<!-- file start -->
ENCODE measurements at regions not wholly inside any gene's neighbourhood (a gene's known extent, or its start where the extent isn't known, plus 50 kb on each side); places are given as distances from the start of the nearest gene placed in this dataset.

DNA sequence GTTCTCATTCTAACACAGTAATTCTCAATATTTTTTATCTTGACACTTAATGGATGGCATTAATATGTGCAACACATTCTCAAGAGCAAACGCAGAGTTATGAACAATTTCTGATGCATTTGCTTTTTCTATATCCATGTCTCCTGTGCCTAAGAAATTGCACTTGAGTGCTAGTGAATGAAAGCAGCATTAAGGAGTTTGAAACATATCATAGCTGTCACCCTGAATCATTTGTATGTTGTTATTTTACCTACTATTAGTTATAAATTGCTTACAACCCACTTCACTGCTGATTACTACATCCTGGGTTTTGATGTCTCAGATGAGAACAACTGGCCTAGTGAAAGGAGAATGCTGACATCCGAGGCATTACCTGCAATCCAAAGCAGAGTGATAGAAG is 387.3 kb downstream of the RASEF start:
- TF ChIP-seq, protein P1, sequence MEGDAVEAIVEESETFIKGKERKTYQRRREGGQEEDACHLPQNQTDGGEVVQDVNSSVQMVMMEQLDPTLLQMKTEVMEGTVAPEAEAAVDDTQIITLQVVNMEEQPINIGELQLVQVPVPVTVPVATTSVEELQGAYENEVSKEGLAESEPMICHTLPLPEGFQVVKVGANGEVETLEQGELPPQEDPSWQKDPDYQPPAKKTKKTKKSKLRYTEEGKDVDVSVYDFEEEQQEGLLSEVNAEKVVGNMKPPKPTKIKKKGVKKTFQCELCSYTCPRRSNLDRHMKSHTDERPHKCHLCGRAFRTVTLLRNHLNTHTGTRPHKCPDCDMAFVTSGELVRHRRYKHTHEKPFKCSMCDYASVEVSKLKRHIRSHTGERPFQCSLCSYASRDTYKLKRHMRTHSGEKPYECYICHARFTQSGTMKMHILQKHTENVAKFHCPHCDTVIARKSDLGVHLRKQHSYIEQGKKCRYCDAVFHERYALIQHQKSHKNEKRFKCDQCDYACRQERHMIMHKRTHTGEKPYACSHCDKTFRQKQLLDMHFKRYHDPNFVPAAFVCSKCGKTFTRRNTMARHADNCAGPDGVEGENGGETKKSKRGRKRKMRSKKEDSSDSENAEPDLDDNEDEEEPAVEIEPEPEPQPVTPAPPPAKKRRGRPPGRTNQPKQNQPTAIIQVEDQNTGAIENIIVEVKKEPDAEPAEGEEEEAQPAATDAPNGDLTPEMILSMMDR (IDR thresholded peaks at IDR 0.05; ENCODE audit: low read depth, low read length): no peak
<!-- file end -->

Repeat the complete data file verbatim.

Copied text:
ENCODE measurements at regions not wholly inside any gene's neighbourhood (a gene's known extent, or its start where the extent isn't known, plus 50 kb on each side); places are given as distances from the start of the nearest gene placed in this dataset.

DNA sequence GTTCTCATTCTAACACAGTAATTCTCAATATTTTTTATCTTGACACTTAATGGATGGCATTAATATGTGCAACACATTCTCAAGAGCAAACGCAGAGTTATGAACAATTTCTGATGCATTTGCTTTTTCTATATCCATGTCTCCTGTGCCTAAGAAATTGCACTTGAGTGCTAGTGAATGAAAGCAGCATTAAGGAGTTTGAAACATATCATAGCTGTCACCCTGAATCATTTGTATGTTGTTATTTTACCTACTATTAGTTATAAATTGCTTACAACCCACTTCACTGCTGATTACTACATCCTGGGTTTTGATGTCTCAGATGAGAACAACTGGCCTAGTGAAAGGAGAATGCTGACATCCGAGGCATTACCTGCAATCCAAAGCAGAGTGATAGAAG is 387.3 kb downstream of the RASEF start:
- TF ChIP-seq, protein P1, sequence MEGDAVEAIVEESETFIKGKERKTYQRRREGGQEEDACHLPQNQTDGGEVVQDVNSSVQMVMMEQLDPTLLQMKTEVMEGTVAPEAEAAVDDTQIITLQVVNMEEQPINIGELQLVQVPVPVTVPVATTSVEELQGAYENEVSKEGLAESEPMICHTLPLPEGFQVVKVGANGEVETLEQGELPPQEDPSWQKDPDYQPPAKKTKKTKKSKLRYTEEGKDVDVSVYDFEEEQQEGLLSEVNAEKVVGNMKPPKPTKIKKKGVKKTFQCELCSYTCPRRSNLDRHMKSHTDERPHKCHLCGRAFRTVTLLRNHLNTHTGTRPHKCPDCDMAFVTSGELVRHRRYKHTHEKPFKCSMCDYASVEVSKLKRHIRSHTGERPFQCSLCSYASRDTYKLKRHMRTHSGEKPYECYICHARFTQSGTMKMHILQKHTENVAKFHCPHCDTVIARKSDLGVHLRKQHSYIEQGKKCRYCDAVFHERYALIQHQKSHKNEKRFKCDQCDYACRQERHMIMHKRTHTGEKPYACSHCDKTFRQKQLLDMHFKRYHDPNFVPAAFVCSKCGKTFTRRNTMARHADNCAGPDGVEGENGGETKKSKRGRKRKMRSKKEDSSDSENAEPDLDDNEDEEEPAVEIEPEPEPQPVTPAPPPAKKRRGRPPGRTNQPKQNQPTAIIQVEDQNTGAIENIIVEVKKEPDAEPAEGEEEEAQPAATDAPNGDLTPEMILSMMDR (IDR thresholded peaks at IDR 0.05; ENCODE audit: low read depth, low read length): no peak